Lindsay Recknell 16:27
I watch the finals of the Better World Challenge Cup yesterday, speaking of HR technology, and have the opportunity to meet with Guillermo as well, which is really great. And because technology can enable the employee experience. Oh, boy, I feel like when that’s one of the biggest things that I took away from this conference, other than the fact that we had an entire day dedicated to mental health, which leads to the employee experience, and how can we help the professionals that are supporting the people move away from the more administrative paper pushing kind of tasks enabled by technology so that their value can be where they are the most valuable, which is connecting with their people?
Jim Link 17:09
That’s absolutely right. And first of all, we have to make that okay, yes. So we have to set it as an expectation, we have to give people permission, in some cases, to do what you just described, to actually resend that that’s a value add and a business enabler in organizations. There never has been this connection between a person’s well being their state of mind and heart, their, their what they bring to work every day and business outcomes, that connectivity for some odd reason has never been made. Now we know that that is the case, and that there is an ROI on the matters related to the well being of an employee. SHRM itself is intimately involved in this work as as you know, and as we’ve discussed, like you said, there was a a group that came together last fall where this was the specific focus of two days of bringing in industry professionals, Politico’s people who were trained in mental health, medical doctors and you know, others to come together say, how do we actually move this initiative forward for the greater good of our society, and are the companies that operate within that within that society, not to mention for the people who are impacted would be personally impacted by the efforts that we make here. So SHRM is doing those types of things our SHRM foundation is fantastic in this space with their with their mental health certifications, and alliances. And we work with a variety of third party organizations who also helped make us smarter, quicker advisor, more more capable, as SHRM to actually then help workers understand how they can help not just themselves, but others who might be in their purview along on this journey as well. So it’s a fantastic time to be involved in this space, whether you are a Chief Human Resources Officer, or whether you’re a brand new entrant into the workforce. Or if you’re even someone who’s just interested in helping others along life’s journeys. This is the absolute best place and time for us to be who we are and what we do and human resources.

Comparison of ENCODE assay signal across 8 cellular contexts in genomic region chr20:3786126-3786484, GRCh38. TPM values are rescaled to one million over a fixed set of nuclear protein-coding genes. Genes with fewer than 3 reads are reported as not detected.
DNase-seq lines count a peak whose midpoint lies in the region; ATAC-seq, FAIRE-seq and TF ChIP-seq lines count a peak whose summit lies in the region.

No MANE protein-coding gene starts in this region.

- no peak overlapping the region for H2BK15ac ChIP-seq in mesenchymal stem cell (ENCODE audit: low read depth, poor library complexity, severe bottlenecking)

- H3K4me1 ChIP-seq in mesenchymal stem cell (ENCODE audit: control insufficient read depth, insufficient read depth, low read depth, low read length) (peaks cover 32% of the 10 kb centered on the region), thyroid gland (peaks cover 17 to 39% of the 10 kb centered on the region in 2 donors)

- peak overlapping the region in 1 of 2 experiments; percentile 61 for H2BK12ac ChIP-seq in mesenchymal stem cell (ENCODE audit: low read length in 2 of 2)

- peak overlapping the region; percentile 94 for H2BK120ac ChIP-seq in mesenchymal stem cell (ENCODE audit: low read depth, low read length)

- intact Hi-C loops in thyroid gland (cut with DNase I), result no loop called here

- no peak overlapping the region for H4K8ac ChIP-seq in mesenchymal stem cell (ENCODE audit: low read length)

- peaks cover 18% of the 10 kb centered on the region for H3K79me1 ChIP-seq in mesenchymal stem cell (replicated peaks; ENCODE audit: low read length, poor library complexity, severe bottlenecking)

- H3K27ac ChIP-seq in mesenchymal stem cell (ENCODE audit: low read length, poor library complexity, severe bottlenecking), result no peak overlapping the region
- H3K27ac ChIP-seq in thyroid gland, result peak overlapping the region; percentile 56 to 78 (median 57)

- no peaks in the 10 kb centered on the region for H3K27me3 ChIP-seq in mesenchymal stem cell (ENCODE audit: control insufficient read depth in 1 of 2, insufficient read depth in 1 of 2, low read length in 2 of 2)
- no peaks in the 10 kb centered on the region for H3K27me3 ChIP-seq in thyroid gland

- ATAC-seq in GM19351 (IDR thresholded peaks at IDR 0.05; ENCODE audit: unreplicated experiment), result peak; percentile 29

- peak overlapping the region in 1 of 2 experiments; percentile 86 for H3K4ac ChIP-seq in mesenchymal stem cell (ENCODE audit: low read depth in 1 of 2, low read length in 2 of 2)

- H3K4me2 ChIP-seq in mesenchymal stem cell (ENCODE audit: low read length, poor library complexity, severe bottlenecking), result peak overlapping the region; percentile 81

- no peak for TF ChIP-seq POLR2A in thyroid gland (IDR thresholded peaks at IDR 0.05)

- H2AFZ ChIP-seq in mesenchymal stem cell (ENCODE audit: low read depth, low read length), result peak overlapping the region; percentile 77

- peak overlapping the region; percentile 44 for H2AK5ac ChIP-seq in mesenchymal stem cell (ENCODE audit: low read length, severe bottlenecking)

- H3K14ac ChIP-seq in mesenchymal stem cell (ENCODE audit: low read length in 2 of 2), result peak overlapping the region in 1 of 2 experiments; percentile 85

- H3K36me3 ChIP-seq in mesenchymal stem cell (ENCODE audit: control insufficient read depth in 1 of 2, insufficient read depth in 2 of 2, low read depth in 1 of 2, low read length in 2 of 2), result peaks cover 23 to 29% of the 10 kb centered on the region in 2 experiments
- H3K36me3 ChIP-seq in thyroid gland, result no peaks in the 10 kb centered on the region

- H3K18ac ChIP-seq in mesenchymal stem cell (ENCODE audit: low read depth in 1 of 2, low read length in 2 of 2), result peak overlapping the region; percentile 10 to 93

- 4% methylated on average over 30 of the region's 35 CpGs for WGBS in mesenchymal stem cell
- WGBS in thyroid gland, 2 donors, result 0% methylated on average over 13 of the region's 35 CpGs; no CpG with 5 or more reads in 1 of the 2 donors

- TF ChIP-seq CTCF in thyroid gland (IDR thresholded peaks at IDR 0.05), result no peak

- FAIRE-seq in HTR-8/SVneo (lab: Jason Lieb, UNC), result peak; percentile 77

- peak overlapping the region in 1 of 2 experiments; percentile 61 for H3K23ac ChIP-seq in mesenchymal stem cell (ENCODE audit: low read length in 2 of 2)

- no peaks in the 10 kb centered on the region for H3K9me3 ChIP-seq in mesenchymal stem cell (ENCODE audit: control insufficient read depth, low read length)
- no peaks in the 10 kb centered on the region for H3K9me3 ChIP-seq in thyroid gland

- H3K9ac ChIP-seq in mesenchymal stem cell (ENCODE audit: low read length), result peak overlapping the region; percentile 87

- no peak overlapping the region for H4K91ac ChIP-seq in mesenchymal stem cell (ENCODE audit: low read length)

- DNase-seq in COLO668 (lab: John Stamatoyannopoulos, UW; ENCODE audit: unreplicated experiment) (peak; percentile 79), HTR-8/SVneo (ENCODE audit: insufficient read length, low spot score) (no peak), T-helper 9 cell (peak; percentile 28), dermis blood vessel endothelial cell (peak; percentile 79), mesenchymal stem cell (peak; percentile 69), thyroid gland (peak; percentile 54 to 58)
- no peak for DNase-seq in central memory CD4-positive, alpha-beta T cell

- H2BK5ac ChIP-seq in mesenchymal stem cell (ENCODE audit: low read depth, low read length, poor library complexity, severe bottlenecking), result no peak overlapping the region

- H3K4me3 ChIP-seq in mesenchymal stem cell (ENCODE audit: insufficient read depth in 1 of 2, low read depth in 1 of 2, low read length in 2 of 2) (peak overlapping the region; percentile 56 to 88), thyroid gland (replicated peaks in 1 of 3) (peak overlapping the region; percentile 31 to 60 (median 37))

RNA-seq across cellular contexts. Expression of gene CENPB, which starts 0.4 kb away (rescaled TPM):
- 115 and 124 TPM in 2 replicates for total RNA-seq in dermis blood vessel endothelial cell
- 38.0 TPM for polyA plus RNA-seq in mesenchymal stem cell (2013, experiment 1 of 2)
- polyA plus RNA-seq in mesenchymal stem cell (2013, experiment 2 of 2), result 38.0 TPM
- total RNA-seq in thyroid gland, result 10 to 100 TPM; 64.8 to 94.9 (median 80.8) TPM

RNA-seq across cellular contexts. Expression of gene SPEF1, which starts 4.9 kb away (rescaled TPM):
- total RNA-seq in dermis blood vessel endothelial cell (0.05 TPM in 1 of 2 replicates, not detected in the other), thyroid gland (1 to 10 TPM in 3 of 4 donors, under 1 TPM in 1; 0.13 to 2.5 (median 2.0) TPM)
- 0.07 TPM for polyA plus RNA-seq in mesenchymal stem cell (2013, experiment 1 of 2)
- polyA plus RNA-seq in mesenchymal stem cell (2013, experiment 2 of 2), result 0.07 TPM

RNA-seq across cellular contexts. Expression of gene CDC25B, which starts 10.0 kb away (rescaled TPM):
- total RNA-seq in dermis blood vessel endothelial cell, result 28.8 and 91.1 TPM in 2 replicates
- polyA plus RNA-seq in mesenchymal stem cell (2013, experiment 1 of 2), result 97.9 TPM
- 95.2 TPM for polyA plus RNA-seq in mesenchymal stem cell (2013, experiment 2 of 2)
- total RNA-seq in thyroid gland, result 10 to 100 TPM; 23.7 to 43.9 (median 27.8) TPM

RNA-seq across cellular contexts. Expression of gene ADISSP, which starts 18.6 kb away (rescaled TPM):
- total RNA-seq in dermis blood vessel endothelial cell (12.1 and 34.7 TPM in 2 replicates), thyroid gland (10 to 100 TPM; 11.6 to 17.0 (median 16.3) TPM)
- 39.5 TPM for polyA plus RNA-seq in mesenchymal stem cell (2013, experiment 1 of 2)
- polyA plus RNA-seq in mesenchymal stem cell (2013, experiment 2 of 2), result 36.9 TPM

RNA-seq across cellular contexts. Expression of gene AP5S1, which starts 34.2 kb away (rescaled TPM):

Lindsay Recknell 19:19
Oh, it feels so exciting.
Jim Link 19:20
I know. It does gives me goosebumps.
Lindsay Recknell 19:22
It truly truly does. Can you talk a little bit more about the foundation, speaking of evidence and research to support the ROI of doing this work? Can you talk a little bit about that kind of new or like latest initiatives that the foundation is working on?
Jim Link 19:36
Well, first of all, this is has been an initiative for the organization for quite some time for the SHRM foundation for quite some time, but it’s taken on a whole new level of importance based upon the events of the past two to three years. So with that we partner with third party organizations who are also interested in those types of issues, to build programming, learning and even serve occupations for people to help them understand how they can assist others who might be similarly situated. So we deploy a variety of groups to help us do that one of the groups we work very closely with is called psych hub. Here, they’re based in the United States, but to work all over the globe. And they’re, they advise us technically, on the things around mental health, because we’re not mental health experts, right? We’re work experts. But those two are now finding themselves collaborating together, sometimes quite well, and sometimes not so well in the workplace. And so they’re advising us on the more technical components of those things, while we have the impact of those 316,000 human resources professionals around the world. So from those certifications, and learning, learning and development types of programming that we pull together, we then can certify individuals that they have, they have learned the things that are important for them to learn in this space, they can then apply those skills in the right way in their workplace to help people who are situated. And we work with a lot of those individuals who, and companies and organizations, because they are like minded with us in this effort, what cyclop is just one of the many that come to us for our reach, to help them scale the ideas that they have. And that’s fantastic work and fun for us, because we get to talk about things that those organizations have made us smarter regarding, and then apply it into the workplace to help individuals who are impacted. Yeah,
Lindsay Recknell 21:30